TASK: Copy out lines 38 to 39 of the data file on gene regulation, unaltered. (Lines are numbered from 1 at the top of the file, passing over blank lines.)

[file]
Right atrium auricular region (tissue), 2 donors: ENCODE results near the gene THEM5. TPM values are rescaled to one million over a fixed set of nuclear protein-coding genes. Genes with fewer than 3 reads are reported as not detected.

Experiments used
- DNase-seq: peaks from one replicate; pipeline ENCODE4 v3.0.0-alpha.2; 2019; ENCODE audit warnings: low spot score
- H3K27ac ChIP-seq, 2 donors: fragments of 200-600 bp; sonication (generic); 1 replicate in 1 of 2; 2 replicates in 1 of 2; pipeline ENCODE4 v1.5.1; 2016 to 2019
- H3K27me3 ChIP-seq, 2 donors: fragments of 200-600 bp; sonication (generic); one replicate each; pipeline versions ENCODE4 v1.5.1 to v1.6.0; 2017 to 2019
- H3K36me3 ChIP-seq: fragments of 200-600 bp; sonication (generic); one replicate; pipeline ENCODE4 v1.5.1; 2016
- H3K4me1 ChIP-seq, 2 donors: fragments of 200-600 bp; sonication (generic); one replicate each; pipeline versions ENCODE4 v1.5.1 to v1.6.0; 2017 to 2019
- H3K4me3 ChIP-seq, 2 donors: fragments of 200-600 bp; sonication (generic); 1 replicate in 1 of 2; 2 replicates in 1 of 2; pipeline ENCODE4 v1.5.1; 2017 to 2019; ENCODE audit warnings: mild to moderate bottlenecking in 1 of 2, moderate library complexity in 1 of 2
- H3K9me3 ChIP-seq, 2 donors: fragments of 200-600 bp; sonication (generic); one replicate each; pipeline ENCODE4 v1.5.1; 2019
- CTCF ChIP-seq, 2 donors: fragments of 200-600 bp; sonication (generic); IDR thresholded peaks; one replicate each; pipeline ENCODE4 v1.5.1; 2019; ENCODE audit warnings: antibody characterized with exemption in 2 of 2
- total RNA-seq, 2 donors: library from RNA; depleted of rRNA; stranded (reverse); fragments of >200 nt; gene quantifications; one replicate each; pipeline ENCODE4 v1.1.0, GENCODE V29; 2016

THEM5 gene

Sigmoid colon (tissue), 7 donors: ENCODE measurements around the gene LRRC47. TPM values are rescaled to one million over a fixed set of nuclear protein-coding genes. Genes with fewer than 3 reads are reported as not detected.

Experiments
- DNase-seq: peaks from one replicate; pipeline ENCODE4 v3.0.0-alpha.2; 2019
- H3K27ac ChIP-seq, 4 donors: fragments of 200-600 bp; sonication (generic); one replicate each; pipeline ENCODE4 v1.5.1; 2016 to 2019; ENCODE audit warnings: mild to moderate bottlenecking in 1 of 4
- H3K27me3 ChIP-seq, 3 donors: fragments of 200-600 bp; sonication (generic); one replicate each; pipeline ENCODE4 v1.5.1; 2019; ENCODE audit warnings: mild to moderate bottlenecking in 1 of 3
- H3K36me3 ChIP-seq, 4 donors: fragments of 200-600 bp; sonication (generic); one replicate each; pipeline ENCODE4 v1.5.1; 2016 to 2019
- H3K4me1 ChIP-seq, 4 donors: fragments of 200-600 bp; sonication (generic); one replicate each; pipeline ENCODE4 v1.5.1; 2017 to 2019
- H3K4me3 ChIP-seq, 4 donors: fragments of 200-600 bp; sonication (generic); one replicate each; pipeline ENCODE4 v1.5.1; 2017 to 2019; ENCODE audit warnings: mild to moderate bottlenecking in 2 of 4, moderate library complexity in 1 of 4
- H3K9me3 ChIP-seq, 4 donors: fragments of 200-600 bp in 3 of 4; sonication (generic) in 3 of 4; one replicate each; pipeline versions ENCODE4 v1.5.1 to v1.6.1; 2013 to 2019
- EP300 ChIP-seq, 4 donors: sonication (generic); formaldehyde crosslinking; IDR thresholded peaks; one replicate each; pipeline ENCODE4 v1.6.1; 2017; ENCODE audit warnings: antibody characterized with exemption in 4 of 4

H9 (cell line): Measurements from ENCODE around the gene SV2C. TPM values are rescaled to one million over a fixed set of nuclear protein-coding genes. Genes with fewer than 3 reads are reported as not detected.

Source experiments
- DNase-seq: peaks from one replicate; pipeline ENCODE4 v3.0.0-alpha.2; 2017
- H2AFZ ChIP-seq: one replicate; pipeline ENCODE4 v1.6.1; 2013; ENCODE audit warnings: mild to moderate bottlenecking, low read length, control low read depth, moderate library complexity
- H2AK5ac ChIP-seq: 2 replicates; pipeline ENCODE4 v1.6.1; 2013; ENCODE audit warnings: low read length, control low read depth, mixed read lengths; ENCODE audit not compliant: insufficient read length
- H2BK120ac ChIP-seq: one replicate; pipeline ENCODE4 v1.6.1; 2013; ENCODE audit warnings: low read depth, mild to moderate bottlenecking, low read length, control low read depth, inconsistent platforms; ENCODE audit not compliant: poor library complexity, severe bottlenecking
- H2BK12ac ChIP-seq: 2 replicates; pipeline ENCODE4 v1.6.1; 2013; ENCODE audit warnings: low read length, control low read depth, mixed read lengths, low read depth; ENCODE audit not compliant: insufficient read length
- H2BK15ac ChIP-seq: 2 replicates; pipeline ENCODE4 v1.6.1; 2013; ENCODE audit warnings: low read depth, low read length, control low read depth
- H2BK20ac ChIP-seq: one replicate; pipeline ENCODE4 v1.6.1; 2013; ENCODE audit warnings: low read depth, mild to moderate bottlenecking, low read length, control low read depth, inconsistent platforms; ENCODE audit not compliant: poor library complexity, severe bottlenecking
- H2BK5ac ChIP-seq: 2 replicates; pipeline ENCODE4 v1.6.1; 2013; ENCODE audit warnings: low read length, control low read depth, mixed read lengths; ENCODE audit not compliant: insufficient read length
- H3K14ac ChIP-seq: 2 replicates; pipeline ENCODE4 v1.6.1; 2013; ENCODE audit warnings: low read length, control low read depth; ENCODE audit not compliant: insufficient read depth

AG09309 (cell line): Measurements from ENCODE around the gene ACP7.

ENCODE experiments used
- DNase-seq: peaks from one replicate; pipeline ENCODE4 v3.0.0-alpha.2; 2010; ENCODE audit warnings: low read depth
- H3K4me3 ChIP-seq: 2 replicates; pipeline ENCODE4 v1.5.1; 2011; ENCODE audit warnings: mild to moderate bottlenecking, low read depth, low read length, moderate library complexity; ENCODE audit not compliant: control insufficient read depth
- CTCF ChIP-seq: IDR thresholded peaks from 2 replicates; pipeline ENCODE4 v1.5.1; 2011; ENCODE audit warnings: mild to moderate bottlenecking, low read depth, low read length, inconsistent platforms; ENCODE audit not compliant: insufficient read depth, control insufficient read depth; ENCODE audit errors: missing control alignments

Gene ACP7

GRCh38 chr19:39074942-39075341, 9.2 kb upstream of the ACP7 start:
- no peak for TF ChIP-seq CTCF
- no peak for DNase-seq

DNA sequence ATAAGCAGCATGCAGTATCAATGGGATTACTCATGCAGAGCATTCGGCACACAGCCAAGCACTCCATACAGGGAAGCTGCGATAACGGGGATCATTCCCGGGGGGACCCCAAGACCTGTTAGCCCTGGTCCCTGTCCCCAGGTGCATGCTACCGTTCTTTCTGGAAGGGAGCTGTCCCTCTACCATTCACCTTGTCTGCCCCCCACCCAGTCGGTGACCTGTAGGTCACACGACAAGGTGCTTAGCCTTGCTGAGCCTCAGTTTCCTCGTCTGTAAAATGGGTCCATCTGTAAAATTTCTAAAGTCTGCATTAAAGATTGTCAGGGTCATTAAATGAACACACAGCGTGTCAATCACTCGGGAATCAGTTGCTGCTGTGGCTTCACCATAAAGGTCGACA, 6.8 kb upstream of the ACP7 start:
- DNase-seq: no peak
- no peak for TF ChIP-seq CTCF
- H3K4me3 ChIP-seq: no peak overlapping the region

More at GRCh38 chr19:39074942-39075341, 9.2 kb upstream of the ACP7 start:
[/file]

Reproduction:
- CTCF ChIP-seq: IDR thresholded peaks from 2 replicates; pipeline ENCODE4 v1.5.1; 2011; ENCODE audit warnings: mild to moderate bottlenecking, low read depth, low read length, inconsistent platforms; ENCODE audit not compliant: insufficient read depth, control insufficient read depth; ENCODE audit errors: missing control alignments

Gene ACP7